Criticism of Pompeo’s religious beliefs carry no weight
On his recent visit to a new cathedral in Egypt, US Secretary of State Mike Pompeo said: “The Lord is at work here in Egypt…. (this is) a stunning testament to the Lord’s hand… a truly remarkable place where you can see religious freedom at work.”
Few countries’ senior representatives frame their nation’s mission in religious terms. Iran is one; perhaps India in less zealous terms; and Russia occasionally. The US doesn’t tend to — although religious imagery has never been far from the surface of American public discourse — which makes Pompeo’s approach noteworthy.
Pompeo, like Vice President Mike Pence, is valued by President Donald Trump in part precisely because he is an evangelical Christian. Eighty percent of evangelicals voted for Trump in 2016 and that vote means political action is necessary. Pence and Pompeo are part of this political dividend.
Western elites have historically been disdainful about religious fervor. These days, that disdain has extended to religious belief of any sort. “Mike Pompeo’s evangelical zeal could complicate his new diplomatic life,” said The Economist of his appointment, hinting that his faith would impede his interactions with Muslim leaders.
It is perhaps not surprising, though, that the majority of the criticism of his appointment did not substantively rest on international relations, but rather his relations with his fellow Americans. One is that suspicion of overt faith. One prominent foreign policy commentator contrasted him with past secretaries of state, who had been “refreshingly secular” — a values statement if there ever was one. Another critic referred to the problems that he caused for Muslim-Americans in his response to the Boston Marathon bombing.
Another magazine wrote an account of Pompeo’s supposed lack of commitment to diversity while head of the CIA — an article apparently premised on the fact that he is an orthodox Christian who attends Bible studies and has previously spoken against gay marriage.
But this entire approach rests on a false assumption: That the wider world is as squeamish about religion as the West. Perhaps, even, that there is wink-wink complicity between leaders in the Muslim world and the West that secularism is the only viable approach to government, and that it is only the backwards people of the Middle East and North Africa that prevent its implementation.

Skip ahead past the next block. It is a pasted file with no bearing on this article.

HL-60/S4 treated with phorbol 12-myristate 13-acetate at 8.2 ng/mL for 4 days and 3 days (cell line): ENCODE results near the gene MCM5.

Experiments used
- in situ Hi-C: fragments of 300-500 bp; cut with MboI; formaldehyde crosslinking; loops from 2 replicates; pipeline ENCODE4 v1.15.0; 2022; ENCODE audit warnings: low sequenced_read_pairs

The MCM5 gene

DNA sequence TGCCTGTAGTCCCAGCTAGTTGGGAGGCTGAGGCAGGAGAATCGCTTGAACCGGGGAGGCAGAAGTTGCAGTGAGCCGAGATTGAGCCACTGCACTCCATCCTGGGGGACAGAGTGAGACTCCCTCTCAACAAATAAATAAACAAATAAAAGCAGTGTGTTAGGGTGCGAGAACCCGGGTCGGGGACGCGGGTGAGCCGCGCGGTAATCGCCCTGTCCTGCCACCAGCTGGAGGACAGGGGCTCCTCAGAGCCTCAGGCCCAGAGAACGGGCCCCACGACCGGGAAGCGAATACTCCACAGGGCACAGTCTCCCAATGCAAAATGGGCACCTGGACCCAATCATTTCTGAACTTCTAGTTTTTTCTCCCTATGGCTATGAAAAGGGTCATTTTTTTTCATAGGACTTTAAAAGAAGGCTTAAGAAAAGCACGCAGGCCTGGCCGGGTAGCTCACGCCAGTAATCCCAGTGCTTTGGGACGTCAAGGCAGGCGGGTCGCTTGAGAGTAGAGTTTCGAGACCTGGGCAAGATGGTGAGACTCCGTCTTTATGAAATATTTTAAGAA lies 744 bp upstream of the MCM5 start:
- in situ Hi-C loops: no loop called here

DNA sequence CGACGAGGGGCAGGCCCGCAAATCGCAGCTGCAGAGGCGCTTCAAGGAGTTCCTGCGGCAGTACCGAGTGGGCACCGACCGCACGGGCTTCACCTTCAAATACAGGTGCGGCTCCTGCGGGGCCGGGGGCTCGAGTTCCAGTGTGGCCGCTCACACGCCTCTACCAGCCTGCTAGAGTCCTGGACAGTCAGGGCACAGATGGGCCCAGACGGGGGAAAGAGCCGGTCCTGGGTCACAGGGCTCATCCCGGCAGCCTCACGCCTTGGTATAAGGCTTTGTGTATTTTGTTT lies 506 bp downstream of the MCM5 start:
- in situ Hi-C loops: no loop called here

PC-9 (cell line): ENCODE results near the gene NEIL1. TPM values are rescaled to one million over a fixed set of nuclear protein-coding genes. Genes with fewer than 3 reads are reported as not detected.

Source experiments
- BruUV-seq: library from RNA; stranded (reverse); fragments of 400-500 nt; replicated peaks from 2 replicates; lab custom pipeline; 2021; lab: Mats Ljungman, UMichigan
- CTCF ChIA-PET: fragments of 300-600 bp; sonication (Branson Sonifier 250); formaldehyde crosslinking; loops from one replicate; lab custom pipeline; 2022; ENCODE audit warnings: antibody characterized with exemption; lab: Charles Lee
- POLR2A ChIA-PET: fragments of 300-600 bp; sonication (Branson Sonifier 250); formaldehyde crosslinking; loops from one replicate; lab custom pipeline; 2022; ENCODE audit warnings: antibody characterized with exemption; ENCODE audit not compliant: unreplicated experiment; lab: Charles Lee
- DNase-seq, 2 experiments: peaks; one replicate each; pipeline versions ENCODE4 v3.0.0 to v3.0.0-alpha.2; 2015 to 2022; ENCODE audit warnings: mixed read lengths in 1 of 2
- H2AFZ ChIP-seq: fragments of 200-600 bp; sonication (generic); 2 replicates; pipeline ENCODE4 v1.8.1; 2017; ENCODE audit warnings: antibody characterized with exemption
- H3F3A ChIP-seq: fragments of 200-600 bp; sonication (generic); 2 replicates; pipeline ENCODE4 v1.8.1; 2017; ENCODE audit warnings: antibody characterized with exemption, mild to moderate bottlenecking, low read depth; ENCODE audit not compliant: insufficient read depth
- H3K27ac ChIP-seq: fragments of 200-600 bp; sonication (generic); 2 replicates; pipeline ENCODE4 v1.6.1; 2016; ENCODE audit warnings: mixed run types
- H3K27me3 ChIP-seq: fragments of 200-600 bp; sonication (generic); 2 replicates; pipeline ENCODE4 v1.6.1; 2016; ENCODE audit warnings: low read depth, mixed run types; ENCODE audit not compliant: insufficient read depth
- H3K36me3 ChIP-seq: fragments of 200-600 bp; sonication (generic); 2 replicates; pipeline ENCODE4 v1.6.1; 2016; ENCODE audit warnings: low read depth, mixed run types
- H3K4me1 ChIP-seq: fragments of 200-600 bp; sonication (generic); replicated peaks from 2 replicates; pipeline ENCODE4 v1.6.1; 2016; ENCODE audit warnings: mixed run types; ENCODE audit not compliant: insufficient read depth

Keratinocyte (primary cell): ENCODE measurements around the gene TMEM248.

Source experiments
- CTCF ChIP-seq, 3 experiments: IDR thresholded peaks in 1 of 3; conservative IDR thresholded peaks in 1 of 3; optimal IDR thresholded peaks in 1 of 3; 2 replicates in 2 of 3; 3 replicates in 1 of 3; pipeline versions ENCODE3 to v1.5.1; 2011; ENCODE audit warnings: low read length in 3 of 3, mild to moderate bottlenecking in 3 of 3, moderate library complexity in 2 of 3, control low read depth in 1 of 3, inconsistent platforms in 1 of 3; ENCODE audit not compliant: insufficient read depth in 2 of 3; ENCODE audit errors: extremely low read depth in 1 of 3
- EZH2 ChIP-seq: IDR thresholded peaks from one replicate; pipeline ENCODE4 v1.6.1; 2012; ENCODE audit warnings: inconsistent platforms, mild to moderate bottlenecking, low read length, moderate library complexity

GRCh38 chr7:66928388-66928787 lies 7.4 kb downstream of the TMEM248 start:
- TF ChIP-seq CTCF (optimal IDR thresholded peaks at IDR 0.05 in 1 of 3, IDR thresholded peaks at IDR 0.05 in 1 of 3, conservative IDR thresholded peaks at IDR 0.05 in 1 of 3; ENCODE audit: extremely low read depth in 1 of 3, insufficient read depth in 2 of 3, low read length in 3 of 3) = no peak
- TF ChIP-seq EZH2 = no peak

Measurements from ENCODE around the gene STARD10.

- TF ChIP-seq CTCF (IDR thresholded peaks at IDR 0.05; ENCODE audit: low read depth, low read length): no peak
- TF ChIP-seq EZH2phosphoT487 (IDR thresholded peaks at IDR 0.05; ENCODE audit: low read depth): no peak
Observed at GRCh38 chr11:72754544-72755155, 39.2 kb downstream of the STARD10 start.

This is, of course, nonsense. There are two great fallacies of Western international theory around religion, present both in the media and in much of politics and foreign aid. The first is that secularism is neutral ground, and therefore to be prioritized. And the second is that religion is on the way out as people become more rational. Neither of those statements are particularly new; but nor is the statement that they are both profoundly wrong.
Pompeo, like Vice President Mike Pence, is valued by President Donald Trump in part precisely because he is an evangelical Christian
Political neutral ground can only be found between two people with similar belief systems. If you have grown up as an atheist, and I have grown up as an evangelical, it is more natural for you to explain your belief system without reference to God than it is for me. If you insist that only explanations without reference to God are valid, we are no longer on neutral ground — we are on your home turf. Sure, I may be able to defend some of my views from first principles (much as Descartes attempted for the existence of God), but you will be able to defend yours on the same grounds as you formed them.
As for the world becoming less religious, data shows that it isn’t. The Pew Research Center estimates that those of no religion will fall from 16 percent of the world’s population now to 13 percent by 2060. But many in the West seem to believe the opposite without really thinking about it: Because the West is getting less religious, therefore the West’s foreign policy should pretend the world is likewise.
The reality of “neutral ground” is that religious language is more comprehensible to much of the world than secular language. When Pompeo said in a speech in Cairo two weeks ago that on his desk he keeps an open Bible to remind him of “God, his word, and the truth,” most of his audience would have been people who recite verses from the Quran daily.
When Pompeo’s critics suggested that his views on Islam are a danger, they feared that he would not be able to relate to Muslim leaders. But the views on Islam that they referred to were views on Islamist extremism, which the leaders here in the Gulf and elsewhere will largely agree with. Pompeo is not the religious extremist that some in the media made him out to be. He is an orthodox conservative Christian.
In the US in particular, I regard it as a threat to Christianity that evangelicalism has so publicly nailed its colors to the Trump mast, jettisoning all the concerns about presidential morals that led them to reject previous Democrat presidents. It is a quick way to diminish the attractiveness of a faith, and undermine the willingness of potential audiences to hear its central message. But, if anything, it is that conflation of evangelical faith with Trumpian politics that was behind the concern at Pompeo’s appointment. His recent visit to the Middle East may not go down in the history books, but it does reveal his opponents’ concerns about his religious beliefs to be full of hot air.
- Peter Welby is a consultant on religion and global affairs, specializing in the Arab world. Previously, he was the managing editor of a think tank on religious extremism, the Center on Religion & Geopolitics, and worked in public affairs in the Gulf. He is based in London, and has lived in Egypt and Yemen. Twitter: @pdcwelby